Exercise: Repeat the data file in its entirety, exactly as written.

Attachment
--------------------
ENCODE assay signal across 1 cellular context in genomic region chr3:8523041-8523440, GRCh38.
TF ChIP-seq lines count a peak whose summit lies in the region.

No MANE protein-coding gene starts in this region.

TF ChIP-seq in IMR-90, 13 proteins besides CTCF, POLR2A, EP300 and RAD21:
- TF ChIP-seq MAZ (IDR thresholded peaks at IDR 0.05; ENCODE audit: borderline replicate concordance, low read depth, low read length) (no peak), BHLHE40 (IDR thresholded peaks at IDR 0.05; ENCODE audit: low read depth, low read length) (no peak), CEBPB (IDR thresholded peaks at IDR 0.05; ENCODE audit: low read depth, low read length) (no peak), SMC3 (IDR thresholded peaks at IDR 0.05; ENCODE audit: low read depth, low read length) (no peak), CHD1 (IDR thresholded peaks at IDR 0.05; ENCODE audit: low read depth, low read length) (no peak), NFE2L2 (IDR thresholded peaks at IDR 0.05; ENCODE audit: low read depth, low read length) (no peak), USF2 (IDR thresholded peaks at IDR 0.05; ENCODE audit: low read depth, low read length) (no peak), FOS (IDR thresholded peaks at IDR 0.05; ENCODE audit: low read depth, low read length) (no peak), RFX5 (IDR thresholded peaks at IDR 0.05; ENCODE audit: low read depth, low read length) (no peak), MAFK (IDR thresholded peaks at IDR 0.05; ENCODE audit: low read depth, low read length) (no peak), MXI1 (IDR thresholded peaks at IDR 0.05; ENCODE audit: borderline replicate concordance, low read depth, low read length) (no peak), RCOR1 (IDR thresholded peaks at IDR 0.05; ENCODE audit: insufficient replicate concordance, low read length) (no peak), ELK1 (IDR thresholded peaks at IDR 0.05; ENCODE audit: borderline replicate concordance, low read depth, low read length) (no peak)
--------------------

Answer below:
ENCODE assay signal across 1 cellular context in genomic region chr3:8523041-8523440, GRCh38.
TF ChIP-seq lines count a peak whose summit lies in the region.

No MANE protein-coding gene starts in this region.

TF ChIP-seq in IMR-90, 13 proteins besides CTCF, POLR2A, EP300 and RAD21:
- TF ChIP-seq MAZ (IDR thresholded peaks at IDR 0.05; ENCODE audit: borderline replicate concordance, low read depth, low read length) (no peak), BHLHE40 (IDR thresholded peaks at IDR 0.05; ENCODE audit: low read depth, low read length) (no peak), CEBPB (IDR thresholded peaks at IDR 0.05; ENCODE audit: low read depth, low read length) (no peak), SMC3 (IDR thresholded peaks at IDR 0.05; ENCODE audit: low read depth, low read length) (no peak), CHD1 (IDR thresholded peaks at IDR 0.05; ENCODE audit: low read depth, low read length) (no peak), NFE2L2 (IDR thresholded peaks at IDR 0.05; ENCODE audit: low read depth, low read length) (no peak), USF2 (IDR thresholded peaks at IDR 0.05; ENCODE audit: low read depth, low read length) (no peak), FOS (IDR thresholded peaks at IDR 0.05; ENCODE audit: low read depth, low read length) (no peak), RFX5 (IDR thresholded peaks at IDR 0.05; ENCODE audit: low read depth, low read length) (no peak), MAFK (IDR thresholded peaks at IDR 0.05; ENCODE audit: low read depth, low read length) (no peak), MXI1 (IDR thresholded peaks at IDR 0.05; ENCODE audit: borderline replicate concordance, low read depth, low read length) (no peak), RCOR1 (IDR thresholded peaks at IDR 0.05; ENCODE audit: insufficient replicate concordance, low read length) (no peak), ELK1 (IDR thresholded peaks at IDR 0.05; ENCODE audit: borderline replicate concordance, low read depth, low read length) (no peak)